Painting IdeasBlow | Bubble | Mirror | String | Potato prints | Hand prints
You will need
Make up some different coloured runny paint and put a couple of drops of the same colour onto the paper. Using the straw, blow the paint in all directions until it won't go any further.
By turning the paper round, the paint can be blown more easily in different directions.
Repeat using different colours to get a variety of effects. It's really good to use primary colours as it demonstrates nicely how colours combine to make different colours (eg red and yellow join to form orange).
You will need
Containers with wide tops (eg plastic cups, yoghurt pots)
Powder or liquid paint
Put a squirt of paint and a squirt of washing-up liquid into one of the containers. Add a little water and mix well until the mixture is runny enough to blow bubbles with. Using the straw, blow into the mixture until the container is so full of bubbles that they rise above the top rim.
Quickly take a piece of paper and lightly touch it onto the bubbles. As they touch the paper, the bubbles will burst and leave an imprint on it.
You may need to try a few times until you get a good density of colour. However, note that the imprint will never be really dark.
Mirror image painting
You will need
Paints of various colours
Fold a piece of paper in half and then open it out again. Onto the paper, particularly around the fold line, put some different coloured drops of paint. Keeping one side of the paper flat, fold the other side over on top of it.
Using the palm of your hand, press the two sides of paper together, smoothing from the fold outwards to the edge.
Carefully open the paper to produce a painting that should be a mirror image about the fold.
Depending on the result, you could add more colour and repeat the process.
With a litle help children can produce wonderful butterflies by cutting the paper to a butterfly wing shape before adding the paint. A body and antennae can be glued on afterwards, with the paper forming the wings.
You will need
Some pieces of string about 0.5m to 1m in length
Paints of various colours in pots
Fold a piece fo paper in half and then open it out again. Put a piece of string into a pot of paint until it is covered completely, leaving a few cm at one end to hold onto.
Lift the string out and gradually lay it on the paper, finally leaving the paint-free end sticking out over the edge of the paper.
Fold the other side of the paper over on top of the string. Hold down the top half of the paper onto the string and get a child to pull the string firmly, by holding the paint-free end, until it is completely free of the paper.
Open out the paper and admire the results.
Use different colours for a variety of effects.
Almost anything can be used to print with, cotton reels, corks, fruit, vegetables, hands, fingers, even feet.
For small prints using cotton reels etc, it is sometimes easier to pour some paint onto an old saucer or something similar and then put a thin piece of sponge/foam on top of the paint. When you then press down on the sponge with your reel the paint seeps through the sponge and gives you just the correct amount of paint to make a good clean print rather than overloading the reel and it all ending up very messy.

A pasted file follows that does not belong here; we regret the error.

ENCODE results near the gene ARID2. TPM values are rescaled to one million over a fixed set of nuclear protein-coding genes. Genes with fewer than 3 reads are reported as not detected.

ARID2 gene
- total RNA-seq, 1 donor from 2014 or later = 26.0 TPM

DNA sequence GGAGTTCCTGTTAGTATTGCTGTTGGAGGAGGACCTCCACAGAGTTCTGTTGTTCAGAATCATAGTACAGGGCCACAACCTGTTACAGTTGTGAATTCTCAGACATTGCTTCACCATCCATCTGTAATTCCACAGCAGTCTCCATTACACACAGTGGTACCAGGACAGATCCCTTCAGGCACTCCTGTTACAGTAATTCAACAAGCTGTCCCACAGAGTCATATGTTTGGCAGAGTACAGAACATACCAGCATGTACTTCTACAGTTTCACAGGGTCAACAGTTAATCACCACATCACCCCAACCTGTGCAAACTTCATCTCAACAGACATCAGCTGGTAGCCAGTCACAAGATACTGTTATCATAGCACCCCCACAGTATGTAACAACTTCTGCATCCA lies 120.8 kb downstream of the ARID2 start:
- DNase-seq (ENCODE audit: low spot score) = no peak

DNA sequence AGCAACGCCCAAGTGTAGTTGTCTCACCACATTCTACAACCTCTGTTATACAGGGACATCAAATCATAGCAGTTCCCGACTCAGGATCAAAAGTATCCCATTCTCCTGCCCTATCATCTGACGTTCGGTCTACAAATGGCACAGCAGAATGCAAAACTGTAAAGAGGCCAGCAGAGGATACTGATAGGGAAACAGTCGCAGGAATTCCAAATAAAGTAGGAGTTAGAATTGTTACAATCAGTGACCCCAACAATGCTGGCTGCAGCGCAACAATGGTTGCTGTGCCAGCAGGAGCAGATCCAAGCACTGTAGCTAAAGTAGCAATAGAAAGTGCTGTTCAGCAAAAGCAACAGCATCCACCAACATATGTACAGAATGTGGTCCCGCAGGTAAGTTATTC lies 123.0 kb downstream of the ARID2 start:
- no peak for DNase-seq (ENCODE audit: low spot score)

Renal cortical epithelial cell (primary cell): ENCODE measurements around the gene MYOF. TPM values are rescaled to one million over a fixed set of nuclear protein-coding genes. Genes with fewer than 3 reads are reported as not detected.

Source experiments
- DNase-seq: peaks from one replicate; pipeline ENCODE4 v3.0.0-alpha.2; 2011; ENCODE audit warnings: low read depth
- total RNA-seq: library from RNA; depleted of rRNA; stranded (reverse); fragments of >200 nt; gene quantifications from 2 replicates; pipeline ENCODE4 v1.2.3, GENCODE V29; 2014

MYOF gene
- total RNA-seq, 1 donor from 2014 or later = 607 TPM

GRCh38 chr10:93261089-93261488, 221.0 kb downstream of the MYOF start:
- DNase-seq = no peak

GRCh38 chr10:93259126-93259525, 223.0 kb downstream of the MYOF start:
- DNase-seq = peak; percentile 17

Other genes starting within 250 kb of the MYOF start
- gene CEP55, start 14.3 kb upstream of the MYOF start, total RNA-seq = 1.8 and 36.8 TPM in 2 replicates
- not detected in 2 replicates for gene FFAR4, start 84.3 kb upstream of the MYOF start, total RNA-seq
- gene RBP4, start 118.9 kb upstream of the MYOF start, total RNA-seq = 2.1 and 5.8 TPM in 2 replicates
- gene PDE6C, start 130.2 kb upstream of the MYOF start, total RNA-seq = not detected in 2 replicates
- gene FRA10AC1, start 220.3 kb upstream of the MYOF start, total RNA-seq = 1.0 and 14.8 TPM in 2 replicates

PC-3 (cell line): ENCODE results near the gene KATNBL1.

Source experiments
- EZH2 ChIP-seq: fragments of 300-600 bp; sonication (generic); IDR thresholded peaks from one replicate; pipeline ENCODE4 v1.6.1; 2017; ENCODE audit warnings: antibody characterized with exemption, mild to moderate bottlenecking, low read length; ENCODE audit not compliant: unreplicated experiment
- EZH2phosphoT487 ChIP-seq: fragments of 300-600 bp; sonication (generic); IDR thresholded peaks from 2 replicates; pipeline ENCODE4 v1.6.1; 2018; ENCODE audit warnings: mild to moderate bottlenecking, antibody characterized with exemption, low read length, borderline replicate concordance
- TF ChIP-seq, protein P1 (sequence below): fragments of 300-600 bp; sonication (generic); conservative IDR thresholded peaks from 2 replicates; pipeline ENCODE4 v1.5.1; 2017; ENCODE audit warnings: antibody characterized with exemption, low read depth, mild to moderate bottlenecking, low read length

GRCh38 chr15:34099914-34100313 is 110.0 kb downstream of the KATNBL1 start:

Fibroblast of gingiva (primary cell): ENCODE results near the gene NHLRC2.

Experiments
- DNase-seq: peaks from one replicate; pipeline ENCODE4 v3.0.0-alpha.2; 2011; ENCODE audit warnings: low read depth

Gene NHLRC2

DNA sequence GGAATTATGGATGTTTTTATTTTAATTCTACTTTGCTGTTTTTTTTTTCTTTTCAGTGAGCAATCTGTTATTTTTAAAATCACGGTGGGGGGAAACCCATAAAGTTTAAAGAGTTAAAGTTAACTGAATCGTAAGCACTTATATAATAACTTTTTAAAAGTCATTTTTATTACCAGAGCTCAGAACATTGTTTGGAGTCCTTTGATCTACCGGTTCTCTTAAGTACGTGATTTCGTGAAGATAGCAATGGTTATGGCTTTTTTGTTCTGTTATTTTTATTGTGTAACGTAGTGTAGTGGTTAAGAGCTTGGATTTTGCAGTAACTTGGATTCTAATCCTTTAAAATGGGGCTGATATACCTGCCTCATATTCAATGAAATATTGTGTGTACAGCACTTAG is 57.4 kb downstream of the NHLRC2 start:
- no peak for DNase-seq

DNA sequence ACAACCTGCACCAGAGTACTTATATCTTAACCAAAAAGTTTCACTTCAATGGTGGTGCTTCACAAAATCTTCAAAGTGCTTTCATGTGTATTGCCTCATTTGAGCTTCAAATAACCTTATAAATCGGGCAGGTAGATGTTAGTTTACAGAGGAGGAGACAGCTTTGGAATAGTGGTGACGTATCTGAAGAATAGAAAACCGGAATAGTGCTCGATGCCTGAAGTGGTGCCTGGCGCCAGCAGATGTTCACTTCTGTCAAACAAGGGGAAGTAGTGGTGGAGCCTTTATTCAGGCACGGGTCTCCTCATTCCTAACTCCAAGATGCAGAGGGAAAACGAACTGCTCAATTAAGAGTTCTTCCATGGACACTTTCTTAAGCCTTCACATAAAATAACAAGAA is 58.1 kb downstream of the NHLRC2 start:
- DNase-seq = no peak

A top up of paint is just needed under the sponge every now and then.
Great effects can be achieved by printing with potatoes. The potato, once cut in half, can then have the flat surface cut into all sorts of shapes or patterns ready for printing. (The key to good potato prints is to make sure the cut surface is flat.)
To create the printed pattern shown on the right, cut a potato in half and then cut out a different design on each half. Square up some paper, making sure the squares are big enough to take one print and then print using one half of the potato and one colour. When the first prints have dried repeat using the other half of the potato and a different colour.
The potato halves can be washed off and used again with a different colour combination.
Hand prints are also very versatile and if you are working with a group of children they can be used to make lots of different pictures for displays.Most children love making hand prints however if you have a child who is reluctant, just draw around their hands cut them out and then let the child paint them.
All you need is paint, some hands and somewhere close by with plenty of soap and water!
A simple idea for Autumn is creating a tree with the leaves made from handprints in autumnal colours, orange, yellow, brown etc. The children could be encouaged to mix the paints to match the colour of collected leaves from perhaps a nature walk before printing their hands. When dry the leaves can be glued onto a trunk, either painted, cut from paper or the children could do some bark rubbings which could be then cut to shape
Shown here are three more examples of how you can use handprints to great effect.
|The Christmas tree has a bauble for each pair of handprints, which could show the child's name on it.||The dragon is great to make for Chinese New Year.||The sunflower can be used a height chart.|